Spoils of War
Margot Comstock

Fourteen years after my brother Paul was lost in WWII, we learned of his death. He’d been alive all those years, in Japan. Our parents were stunned; they felt cheated—and the loss was doubled.

I was drawn to Japan, to try to understand. I‘m not superstitious, but when I entered the town, I felt his presence. I went into a restaurant, without intent, as if I were being led. I ordered a beer, trying to shake this strange feeling.

Just as I began to relax, a shrouded man sat at my table, bringing a small cup with him. He was familiar. When he spoke, there was no doubt.

“Bob,” he said, “I’ve missed you.”

“What’s going on,” was all I could mutter. “You were alive all that time! Now we’ve lost you again. But you are alive!” Relief, anguish, love turmoiled inside me.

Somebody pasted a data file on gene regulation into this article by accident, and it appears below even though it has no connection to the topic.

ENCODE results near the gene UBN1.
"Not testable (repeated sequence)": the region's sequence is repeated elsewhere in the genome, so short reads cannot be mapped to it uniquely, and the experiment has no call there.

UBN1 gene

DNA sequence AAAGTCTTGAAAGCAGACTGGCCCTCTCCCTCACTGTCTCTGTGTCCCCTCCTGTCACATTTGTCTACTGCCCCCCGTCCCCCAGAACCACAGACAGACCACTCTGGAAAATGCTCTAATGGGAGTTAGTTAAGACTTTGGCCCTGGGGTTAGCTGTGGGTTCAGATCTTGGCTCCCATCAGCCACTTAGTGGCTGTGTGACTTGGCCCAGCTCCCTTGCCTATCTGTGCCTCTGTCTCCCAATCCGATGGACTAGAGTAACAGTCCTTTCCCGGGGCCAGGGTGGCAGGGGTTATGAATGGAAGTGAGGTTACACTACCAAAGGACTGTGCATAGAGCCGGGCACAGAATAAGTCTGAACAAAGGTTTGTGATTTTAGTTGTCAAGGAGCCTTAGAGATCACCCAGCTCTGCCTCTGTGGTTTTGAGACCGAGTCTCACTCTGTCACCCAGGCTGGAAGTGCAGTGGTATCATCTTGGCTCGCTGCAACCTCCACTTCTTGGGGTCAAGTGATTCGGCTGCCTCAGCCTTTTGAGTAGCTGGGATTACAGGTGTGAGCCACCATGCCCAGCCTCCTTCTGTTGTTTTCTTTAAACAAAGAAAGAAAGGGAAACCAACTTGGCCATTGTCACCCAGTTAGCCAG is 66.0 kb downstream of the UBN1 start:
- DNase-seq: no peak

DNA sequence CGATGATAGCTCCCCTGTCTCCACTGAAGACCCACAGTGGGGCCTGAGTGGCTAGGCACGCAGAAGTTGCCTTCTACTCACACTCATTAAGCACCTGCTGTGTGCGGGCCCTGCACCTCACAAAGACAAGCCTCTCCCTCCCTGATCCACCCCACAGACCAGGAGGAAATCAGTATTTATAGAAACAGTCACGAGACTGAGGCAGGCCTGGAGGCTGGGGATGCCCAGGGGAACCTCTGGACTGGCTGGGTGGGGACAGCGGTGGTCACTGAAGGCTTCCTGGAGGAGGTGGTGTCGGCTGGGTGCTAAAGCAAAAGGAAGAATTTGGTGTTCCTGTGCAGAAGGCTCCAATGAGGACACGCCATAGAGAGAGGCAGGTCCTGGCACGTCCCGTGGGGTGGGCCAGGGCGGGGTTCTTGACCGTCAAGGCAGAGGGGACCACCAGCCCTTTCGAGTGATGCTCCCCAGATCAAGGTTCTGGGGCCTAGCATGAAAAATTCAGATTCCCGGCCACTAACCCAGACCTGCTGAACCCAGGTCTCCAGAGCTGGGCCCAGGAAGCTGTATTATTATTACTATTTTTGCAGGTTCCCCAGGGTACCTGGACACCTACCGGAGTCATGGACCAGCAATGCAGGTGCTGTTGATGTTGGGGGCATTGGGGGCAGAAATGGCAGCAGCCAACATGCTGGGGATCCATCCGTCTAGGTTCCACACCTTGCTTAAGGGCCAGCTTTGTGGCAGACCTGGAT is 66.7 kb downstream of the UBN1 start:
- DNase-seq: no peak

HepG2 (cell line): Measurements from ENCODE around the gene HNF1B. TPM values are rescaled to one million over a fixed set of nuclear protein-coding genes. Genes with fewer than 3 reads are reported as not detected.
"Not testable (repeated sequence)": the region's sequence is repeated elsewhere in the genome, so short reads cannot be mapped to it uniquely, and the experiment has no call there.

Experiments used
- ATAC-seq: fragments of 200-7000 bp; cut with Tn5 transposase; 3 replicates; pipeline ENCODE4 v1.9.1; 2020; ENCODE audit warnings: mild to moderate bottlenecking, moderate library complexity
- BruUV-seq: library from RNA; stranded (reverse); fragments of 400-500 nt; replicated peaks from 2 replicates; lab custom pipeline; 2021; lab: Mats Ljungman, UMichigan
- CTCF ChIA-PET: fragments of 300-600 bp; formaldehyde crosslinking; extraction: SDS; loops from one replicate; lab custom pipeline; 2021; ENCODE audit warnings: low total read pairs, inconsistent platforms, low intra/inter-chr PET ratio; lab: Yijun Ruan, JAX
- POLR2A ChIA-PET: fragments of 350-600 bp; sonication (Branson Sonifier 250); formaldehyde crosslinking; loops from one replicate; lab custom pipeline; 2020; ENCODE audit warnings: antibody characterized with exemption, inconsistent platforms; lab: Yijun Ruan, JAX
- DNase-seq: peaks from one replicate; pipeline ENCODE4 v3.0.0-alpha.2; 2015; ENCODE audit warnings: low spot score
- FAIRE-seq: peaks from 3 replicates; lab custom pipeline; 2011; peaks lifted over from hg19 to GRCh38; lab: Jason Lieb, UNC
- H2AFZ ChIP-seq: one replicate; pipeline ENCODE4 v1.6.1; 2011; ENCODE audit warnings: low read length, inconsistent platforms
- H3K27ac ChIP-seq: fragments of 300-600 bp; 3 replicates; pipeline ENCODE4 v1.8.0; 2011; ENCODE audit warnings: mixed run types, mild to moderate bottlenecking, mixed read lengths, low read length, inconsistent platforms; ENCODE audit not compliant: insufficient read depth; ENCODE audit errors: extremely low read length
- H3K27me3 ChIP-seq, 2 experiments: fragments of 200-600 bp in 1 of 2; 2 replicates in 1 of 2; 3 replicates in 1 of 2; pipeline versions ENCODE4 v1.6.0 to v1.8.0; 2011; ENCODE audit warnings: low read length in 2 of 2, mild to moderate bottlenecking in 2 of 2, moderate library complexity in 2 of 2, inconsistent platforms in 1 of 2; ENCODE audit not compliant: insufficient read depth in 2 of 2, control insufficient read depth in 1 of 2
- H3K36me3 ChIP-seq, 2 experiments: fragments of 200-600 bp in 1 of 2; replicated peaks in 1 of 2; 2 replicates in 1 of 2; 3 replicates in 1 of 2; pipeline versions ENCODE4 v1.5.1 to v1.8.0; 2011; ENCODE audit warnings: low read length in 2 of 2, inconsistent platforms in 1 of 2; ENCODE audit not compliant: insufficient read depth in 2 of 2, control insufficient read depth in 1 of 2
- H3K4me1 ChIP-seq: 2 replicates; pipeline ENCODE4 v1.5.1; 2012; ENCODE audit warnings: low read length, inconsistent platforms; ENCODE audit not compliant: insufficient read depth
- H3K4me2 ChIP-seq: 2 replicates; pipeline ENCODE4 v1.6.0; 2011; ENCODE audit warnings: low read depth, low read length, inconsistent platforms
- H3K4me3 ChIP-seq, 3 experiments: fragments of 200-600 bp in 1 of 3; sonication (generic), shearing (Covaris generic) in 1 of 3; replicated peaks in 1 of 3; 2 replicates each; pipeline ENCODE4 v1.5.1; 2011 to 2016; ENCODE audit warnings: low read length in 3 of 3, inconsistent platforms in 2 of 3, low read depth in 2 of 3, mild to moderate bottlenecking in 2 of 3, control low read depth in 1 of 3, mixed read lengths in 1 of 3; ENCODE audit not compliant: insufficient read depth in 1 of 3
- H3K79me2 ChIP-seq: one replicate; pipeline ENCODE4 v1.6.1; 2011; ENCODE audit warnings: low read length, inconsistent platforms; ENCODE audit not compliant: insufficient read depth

“No,” he said. “I’ve been given an evening to set it right, is all. I want you to take my family.”

“Your family? But why didn’t you come home?” I moaned.

Paul turned and gestured across the room. A lovely Japanese woman sat there with two children. “Dad couldn’t have accepted them. Kimiko is ready to go with you. Your nieces are eager to meet you.”

“My god,” I gasped. “My god.” My heart was already full of them. “Is this why you came here—however you came here?”

“Hell, no,” said Paul—knowing it was settled and tipping his cup, "I came here for the sake."

First published: November, 2004
comments to the writer: Knob'sWriter@iceflow.com